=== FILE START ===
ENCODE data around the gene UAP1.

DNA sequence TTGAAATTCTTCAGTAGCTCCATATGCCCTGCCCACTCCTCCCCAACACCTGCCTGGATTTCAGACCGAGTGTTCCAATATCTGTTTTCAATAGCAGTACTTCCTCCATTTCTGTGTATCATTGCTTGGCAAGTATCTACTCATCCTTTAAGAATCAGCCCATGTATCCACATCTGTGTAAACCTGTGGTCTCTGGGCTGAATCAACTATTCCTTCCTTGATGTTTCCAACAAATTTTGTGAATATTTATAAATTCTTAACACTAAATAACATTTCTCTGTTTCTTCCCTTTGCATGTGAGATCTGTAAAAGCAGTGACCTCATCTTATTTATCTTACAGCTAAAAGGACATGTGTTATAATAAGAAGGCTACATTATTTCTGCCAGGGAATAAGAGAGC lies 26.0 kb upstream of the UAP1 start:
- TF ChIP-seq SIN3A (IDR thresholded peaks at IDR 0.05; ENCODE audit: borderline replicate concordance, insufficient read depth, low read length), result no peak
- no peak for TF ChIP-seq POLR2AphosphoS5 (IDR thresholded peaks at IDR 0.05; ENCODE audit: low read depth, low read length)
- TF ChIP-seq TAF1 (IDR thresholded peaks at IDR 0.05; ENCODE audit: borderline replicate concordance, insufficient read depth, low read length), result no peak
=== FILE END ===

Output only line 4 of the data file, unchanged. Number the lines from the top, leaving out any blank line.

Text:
- no peak for TF ChIP-seq POLR2AphosphoS5 (IDR thresholded peaks at IDR 0.05; ENCODE audit: low read depth, low read length)